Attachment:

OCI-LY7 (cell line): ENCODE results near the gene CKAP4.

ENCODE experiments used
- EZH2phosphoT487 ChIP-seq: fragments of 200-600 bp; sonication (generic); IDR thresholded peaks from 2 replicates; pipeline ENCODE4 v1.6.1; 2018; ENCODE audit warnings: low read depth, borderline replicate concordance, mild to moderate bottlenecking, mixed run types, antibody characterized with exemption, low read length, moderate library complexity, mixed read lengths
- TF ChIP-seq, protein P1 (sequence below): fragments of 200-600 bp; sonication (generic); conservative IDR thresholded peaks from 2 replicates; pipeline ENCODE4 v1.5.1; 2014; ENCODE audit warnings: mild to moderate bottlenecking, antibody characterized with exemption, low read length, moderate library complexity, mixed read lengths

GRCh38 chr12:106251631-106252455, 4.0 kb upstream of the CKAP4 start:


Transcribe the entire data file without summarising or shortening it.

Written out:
OCI-LY7 (cell line): ENCODE results near the gene CKAP4.

ENCODE experiments used
- EZH2phosphoT487 ChIP-seq: fragments of 200-600 bp; sonication (generic); IDR thresholded peaks from 2 replicates; pipeline ENCODE4 v1.6.1; 2018; ENCODE audit warnings: low read depth, borderline replicate concordance, mild to moderate bottlenecking, mixed run types, antibody characterized with exemption, low read length, moderate library complexity, mixed read lengths
- TF ChIP-seq, protein P1 (sequence below): fragments of 200-600 bp; sonication (generic); conservative IDR thresholded peaks from 2 replicates; pipeline ENCODE4 v1.5.1; 2014; ENCODE audit warnings: mild to moderate bottlenecking, antibody characterized with exemption, low read length, moderate library complexity, mixed read lengths

GRCh38 chr12:106251631-106252455, 4.0 kb upstream of the CKAP4 start: